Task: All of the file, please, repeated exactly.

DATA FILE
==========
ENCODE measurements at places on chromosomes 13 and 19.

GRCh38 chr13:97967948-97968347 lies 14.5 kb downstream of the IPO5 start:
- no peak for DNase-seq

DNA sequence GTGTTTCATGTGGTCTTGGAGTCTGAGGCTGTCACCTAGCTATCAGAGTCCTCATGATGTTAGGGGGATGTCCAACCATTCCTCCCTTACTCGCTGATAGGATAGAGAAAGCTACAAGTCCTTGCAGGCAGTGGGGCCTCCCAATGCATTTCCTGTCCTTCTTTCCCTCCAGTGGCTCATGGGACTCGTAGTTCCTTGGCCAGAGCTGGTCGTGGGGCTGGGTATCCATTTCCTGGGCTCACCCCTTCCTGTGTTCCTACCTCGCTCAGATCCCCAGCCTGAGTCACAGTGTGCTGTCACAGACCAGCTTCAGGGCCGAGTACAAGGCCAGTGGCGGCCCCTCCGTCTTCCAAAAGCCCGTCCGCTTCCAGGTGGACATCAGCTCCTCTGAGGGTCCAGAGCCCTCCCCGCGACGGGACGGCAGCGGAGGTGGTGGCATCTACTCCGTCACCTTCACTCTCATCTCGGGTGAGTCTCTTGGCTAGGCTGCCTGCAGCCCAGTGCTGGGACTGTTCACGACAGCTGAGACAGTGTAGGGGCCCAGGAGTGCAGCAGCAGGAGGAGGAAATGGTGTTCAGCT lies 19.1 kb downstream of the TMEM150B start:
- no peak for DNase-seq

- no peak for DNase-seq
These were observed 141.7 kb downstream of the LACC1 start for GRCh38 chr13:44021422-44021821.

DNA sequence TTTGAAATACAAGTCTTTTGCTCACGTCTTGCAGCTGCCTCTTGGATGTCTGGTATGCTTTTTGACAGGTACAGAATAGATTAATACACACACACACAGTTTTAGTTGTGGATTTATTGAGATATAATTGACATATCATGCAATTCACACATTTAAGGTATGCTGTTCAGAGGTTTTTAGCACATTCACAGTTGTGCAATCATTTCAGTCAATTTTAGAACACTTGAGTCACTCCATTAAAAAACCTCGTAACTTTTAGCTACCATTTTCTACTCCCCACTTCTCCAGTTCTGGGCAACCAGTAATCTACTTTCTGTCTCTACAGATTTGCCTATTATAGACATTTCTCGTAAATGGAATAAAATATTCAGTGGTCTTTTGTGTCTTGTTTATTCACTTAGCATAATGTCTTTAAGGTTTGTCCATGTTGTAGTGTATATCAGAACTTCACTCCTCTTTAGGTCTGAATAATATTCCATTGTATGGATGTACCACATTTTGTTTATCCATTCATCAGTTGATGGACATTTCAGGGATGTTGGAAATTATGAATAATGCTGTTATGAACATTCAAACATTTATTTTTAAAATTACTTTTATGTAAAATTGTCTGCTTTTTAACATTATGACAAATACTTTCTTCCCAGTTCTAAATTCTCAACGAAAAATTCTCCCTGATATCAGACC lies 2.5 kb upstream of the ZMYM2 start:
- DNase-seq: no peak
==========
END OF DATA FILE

ENCODE measurements at places on chromosomes 13 and 19.

GRCh38 chr13:97967948-97968347 lies 14.5 kb downstream of the IPO5 start:
- no peak for DNase-seq

DNA sequence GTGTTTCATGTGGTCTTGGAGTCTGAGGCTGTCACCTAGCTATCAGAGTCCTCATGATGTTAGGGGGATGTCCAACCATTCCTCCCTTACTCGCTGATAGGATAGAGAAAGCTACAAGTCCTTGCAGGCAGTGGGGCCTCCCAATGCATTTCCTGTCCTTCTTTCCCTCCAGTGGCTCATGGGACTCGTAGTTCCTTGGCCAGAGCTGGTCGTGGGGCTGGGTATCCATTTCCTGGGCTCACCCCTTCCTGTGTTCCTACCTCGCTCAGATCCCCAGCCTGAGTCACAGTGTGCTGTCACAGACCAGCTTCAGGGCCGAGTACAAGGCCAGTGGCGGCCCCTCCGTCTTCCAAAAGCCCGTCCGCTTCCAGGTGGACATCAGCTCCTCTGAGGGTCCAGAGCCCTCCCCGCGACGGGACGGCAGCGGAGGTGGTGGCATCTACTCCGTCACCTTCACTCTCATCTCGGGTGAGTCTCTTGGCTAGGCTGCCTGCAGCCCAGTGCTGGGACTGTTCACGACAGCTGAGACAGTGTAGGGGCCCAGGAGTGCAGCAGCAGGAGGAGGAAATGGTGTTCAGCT lies 19.1 kb downstream of the TMEM150B start:
- no peak for DNase-seq

- no peak for DNase-seq
These were observed 141.7 kb downstream of the LACC1 start for GRCh38 chr13:44021422-44021821.

DNA sequence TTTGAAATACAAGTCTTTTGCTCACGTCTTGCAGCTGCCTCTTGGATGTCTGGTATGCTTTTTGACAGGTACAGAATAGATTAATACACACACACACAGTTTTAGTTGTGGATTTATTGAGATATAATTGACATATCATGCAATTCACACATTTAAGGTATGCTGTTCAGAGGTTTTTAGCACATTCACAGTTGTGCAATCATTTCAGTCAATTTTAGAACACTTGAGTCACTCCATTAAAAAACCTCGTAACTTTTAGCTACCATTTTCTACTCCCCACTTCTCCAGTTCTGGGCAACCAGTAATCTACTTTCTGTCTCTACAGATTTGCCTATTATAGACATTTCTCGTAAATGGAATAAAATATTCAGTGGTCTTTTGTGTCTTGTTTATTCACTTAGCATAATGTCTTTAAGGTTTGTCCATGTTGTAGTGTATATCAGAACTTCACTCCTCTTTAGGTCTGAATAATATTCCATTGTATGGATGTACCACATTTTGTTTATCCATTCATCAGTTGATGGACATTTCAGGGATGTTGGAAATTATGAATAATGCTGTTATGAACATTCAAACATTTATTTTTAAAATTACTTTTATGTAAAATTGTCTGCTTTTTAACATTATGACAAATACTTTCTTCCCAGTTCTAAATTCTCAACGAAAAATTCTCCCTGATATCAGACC lies 2.5 kb upstream of the ZMYM2 start:
- DNase-seq: no peak